The 190hp trio from the Same stable comes closest to the low weight-high power concept with tractors only a little more than half a tonne heavier than the Valmet.

Valmet maker Sisu suggests that for every 3t of additional weight there is a corresponding 0.5t increase in rolling resistance; it puts the cost of that, in terms of the power absorbed to overcome the extra rolling resistance, at up to 12hp at 4.5mph and 17hp at 10.5mph. Sisu also makes the point that lower weight equals less soil compaction and it is illuminating to see from the Michelin tyre manual that, assuming the tractors have to carry only their own weight, a 650/65 x 38 tyre on the back of the Valmet could be run at two-thirds of the inflation pressure of the same tyre on the heaviest alternative tractor.

All of which, says Sisu, makes the Valmet Mega 8750 an efficient, manoeuvrable, soil compaction-conscious power source for horsepower-hungry pto-driven implements, as well as a competent 160hp tractive machine.

From the inside, just as from the outside, there are few clues to the 8750s split power personality. There is certainly no shove in the back, plume of smoke or change in engine note to signify a change in power output. Just an illuminated "ETB" on the instrument panel that suggests "extra turbo boost" but which signifies that the tractors engine management system has turned up the fuel pump to extract an extra 30hp.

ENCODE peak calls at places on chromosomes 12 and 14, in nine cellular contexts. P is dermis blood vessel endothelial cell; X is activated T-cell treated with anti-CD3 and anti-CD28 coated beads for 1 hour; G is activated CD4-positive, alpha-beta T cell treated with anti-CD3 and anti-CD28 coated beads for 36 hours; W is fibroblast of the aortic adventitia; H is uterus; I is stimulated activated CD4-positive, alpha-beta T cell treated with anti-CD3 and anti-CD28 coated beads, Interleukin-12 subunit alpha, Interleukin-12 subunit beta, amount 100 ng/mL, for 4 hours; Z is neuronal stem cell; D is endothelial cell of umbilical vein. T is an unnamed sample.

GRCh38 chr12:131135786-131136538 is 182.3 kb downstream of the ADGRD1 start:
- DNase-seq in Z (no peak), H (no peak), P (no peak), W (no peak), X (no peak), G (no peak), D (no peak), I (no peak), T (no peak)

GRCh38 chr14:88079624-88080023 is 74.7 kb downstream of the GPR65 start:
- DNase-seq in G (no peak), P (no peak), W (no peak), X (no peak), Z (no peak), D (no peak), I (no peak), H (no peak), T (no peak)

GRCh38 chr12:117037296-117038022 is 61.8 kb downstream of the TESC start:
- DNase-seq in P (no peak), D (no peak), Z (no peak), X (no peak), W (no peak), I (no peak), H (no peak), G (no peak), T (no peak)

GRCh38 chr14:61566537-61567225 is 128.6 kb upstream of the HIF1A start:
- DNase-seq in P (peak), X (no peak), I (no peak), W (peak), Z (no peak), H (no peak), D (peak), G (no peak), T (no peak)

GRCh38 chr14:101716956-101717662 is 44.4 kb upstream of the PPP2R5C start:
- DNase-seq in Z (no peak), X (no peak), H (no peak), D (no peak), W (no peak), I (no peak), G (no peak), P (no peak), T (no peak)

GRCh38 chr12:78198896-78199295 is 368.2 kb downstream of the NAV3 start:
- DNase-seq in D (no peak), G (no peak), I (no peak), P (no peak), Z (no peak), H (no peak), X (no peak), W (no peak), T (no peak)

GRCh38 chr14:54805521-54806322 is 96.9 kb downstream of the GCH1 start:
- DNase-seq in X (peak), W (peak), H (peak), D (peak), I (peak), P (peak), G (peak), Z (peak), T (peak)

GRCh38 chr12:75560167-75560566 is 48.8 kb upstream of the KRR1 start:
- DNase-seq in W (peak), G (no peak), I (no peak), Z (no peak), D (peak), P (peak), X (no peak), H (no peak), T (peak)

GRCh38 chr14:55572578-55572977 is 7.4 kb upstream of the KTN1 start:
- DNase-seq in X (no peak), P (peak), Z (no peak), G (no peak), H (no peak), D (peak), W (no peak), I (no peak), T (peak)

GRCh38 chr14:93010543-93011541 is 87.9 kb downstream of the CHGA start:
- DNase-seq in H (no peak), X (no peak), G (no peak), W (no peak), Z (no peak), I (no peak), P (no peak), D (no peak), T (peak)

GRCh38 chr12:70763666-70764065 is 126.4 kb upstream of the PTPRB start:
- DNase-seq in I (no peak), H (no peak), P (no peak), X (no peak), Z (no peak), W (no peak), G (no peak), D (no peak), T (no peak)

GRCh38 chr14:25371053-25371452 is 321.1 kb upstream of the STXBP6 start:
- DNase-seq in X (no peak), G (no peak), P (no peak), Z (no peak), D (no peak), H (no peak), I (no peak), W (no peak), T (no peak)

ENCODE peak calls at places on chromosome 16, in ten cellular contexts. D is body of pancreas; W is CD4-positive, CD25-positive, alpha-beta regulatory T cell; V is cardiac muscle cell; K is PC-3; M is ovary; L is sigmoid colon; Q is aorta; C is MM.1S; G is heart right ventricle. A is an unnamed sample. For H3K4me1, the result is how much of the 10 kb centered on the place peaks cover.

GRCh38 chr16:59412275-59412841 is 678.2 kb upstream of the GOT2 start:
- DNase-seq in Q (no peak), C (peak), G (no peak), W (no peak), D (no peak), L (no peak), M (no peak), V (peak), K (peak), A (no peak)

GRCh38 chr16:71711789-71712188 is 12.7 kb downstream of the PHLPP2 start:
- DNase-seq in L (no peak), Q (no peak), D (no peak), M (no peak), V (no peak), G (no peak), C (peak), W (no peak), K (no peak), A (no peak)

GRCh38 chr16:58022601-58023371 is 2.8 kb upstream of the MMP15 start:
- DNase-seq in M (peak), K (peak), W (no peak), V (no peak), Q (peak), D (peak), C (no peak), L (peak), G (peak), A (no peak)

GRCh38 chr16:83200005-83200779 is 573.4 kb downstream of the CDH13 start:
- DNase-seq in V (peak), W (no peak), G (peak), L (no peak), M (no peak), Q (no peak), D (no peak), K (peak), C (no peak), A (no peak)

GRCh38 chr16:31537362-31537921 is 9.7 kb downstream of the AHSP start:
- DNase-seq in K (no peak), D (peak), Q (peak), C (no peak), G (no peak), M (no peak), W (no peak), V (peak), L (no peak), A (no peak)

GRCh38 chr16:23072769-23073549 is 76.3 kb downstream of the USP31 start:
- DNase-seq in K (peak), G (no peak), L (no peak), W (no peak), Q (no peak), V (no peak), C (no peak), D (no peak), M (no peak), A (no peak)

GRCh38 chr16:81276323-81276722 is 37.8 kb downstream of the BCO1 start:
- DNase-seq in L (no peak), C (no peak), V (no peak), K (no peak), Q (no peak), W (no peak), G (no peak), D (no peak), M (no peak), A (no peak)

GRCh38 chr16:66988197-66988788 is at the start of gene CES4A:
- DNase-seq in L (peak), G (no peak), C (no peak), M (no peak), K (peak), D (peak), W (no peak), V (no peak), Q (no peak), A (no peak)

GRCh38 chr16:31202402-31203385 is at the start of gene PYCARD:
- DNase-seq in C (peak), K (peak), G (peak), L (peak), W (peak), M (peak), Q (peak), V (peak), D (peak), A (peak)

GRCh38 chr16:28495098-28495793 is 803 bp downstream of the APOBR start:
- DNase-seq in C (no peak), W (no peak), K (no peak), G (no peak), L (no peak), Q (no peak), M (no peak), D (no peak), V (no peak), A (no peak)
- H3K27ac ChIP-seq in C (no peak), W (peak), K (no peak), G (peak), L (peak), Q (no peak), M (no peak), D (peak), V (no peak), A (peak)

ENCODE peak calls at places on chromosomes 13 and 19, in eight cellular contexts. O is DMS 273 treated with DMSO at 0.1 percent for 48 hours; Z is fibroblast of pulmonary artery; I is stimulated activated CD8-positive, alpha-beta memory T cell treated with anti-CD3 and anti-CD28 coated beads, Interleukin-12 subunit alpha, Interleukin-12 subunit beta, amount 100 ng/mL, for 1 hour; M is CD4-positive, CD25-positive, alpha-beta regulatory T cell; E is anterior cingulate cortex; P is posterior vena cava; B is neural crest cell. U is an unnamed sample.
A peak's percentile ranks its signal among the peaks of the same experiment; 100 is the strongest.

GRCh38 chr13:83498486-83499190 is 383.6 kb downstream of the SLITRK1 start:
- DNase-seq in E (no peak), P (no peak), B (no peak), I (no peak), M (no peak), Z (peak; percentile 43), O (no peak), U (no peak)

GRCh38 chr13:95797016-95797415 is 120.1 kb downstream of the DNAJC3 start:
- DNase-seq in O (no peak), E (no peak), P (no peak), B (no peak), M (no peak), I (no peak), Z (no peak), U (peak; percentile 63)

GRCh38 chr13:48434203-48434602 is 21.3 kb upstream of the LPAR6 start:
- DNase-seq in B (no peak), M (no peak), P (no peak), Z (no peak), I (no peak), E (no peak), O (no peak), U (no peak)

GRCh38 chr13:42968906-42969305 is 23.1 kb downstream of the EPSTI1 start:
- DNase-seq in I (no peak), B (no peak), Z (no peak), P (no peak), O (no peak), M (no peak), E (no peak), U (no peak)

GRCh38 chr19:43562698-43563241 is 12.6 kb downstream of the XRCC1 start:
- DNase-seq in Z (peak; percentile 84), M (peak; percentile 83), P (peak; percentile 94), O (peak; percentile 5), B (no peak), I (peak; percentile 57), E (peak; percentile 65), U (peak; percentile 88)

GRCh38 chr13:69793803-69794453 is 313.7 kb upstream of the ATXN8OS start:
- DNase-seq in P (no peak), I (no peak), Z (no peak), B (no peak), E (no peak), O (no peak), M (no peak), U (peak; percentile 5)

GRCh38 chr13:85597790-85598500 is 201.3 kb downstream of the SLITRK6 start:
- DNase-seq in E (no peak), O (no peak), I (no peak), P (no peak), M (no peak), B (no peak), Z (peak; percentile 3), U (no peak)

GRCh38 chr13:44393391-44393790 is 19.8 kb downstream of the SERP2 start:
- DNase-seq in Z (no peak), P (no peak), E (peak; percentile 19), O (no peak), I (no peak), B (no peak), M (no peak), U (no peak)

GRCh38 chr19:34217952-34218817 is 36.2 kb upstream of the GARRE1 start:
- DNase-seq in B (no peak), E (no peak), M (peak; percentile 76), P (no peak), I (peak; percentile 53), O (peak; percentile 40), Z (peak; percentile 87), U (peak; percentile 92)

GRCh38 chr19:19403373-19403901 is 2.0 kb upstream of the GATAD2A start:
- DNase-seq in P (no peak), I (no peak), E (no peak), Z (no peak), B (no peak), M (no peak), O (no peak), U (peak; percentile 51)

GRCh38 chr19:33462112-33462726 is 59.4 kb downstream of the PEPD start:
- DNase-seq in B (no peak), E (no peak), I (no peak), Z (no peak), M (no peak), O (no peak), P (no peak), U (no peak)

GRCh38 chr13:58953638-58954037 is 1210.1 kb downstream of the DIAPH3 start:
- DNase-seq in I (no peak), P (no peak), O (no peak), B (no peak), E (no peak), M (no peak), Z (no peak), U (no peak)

The real evidence is the way the 8750 powers into a grass swath without hiccuping and commands progress through lumps in the swath.

Contractor David Adamson, who provided Kemper reverse drive and Mengele trailed forage harvesters, normally hires-in a 190hp tractor for the Mengele and was worried that the Sigma Power system would not cut in soon enough to maintain progress on entering the swath. His doubts were soon dispelled.

Standard fare

Dash display and under-bonnet electronics apart, the 8750 is standard Valmet fare, albeit with a beefed up transmission to handle the extra power of the new 160hp and 160hp/190hp models and some improvements elsewhere.

An implement cushioning system has been added to the hydraulic lift, for example, while a single rocker switch replaces the separate up/down buttons, and there is a larger, more comfortable seat.